Gut Health

Gut Health

by Eva Molloy | 1st Apr 2021

The Contents of our Gut

Our gut contains trillions of bacteria that are beneficial for our health and known as our ‘gut microbiota’. Although some of us typically consider bacteria to be ‘bad’, not all bacteria are! Most of the bacteria in our digestive system are good/friendly bacteria. Where do these microorganisms live? The majority of them live in the lower part of the gut, called the bowel. Here is everything you need to know about Gut Health.

Why is it important?

There are many reasons why we should try and maintain a healthy gut. Our friendly bacteria can have a variety of health benefits such as:

  • Helping Digestion: The gut microbiota plays an important role in digestion, by breaking down

    Gut Health

    carbohydrates, proteins and fats, helping us to absorb nutrients.

  • Vitamins: Our friendly gut bacteria can synthesise vitamins for us to use. These vitamins include vitamin K which is important for blood clotting and bone health, Folate, Vitamin B2 and Vitamin B5, all of which are important for our energy metabolism.
  • Immune system: Our gut bacteria contain 70% of the immune cells made in our body. They help to boost the immune system by destroying harmful bacteria in our bodies, stimulating our immune response.
  • Diseases: There is evidence to support the protective role of our friendly bacteria and disease. For example, they can reduce the risk of Irritable bowel disease, autoimmune disease, and obesity.

Tips on How to Keep Your Gut Healthy

Our lifestyle and diet can directly affect our gut health. Healthier lifestyle and diet choices can help promote the growth of good gut bacteria.

Eat More Fibre!

Our gut bacteria love fibre! Fibre is known as an indigestible carbohydrate meaning it is difficult for us to digest.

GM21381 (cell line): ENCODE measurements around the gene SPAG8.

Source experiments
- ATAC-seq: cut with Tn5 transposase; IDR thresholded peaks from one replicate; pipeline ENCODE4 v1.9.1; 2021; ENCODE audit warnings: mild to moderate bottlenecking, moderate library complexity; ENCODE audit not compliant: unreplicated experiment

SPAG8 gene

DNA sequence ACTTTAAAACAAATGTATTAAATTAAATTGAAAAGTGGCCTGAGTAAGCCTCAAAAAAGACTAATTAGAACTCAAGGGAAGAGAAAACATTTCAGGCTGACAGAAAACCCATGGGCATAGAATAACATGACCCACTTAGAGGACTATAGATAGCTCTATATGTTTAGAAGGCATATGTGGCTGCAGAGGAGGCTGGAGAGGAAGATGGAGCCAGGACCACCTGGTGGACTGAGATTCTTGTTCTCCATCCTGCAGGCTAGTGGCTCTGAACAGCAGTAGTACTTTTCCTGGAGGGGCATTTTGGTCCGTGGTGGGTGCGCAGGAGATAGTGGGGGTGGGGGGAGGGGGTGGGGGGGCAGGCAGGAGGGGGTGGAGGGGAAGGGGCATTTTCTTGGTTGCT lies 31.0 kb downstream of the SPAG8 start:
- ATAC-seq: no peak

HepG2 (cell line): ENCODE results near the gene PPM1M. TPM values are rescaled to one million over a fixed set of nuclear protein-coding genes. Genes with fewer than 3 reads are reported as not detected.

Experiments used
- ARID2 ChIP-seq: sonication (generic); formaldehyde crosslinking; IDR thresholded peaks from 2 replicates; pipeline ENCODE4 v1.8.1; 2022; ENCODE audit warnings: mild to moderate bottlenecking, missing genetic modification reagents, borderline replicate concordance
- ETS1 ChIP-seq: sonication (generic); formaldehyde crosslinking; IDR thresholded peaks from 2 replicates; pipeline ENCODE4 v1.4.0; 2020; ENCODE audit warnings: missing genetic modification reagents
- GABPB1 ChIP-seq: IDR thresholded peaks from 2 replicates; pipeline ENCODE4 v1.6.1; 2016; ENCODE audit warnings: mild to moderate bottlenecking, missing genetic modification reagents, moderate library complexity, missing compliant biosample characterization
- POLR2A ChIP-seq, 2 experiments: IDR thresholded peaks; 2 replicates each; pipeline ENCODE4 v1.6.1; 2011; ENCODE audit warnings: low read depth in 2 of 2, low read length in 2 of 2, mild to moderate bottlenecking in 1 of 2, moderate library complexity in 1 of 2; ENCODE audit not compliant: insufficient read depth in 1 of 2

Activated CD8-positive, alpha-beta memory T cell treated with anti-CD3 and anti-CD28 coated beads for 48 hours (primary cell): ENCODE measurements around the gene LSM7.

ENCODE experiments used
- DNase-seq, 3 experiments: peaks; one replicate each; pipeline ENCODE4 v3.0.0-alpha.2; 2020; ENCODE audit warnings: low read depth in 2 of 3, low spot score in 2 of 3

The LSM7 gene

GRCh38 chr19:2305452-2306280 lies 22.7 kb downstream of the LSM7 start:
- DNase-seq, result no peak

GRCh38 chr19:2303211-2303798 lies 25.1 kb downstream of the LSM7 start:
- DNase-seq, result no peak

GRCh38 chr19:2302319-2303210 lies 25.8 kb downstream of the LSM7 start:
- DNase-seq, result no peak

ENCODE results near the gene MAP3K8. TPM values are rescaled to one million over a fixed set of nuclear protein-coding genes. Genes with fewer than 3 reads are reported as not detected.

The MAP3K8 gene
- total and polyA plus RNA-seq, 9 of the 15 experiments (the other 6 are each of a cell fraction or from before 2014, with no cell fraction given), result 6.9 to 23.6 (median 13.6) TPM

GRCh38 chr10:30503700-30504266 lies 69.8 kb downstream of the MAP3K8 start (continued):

Gut Health

There are two types of fibre ‘soluble’ and ‘insoluble’.

Soluble fibre is fermentable and found in foods such as:

Insoluble fibre is partially fermented and found in:

To keep your gut healthy, increasing the amount of fibre in your diet is key. One way to increase your fibre intake is to choose wholegrains such as wholegrain rice and pasta.

Probiotics and Prebiotics

We have all heard about Prebiotics and Probiotics, but what exactly are they?

Probiotics contain live microorganisms such as bacteria and yeast, which can help the composition of the

Gut Health

bacteria in your gut. One of the best sources of probiotics in yogurt, as it contains live bacteria beneficial for our health.

Prebiotics are different to probiotics in that they do not contain any live microorganisms, instead, they are made of plant fibres that stimulate the growth of bacteria in our gut. Prebiotics can be found in fruits and vegetables, especially foods containing fibre.

Keep Stress Levels at Bay!

High levels of stress can have a negative effect on our bodies. It can be especially harmful to our gut by changing the levels of bacteria. Healthy eating and physical activity can also help you to relax.

Try to limit high fat and high sugar foods

Diets high in saturated fat and sugar but low in fibre, fruits and veg, can have negative effects on our bacteria. This diet is also known as the ‘Western Diet’ and can promote inflammation and increase the risk of diseases. Foods’ high in saturated fat and sugar include processed foods such as cakes, biscuits, butter and cream.

Try and opt for unsaturated fats instead of saturated fat for example swapping red meat for oily fish, cakes and biscuits for fruit and nuts, and use olive oil instead of butter when frying.


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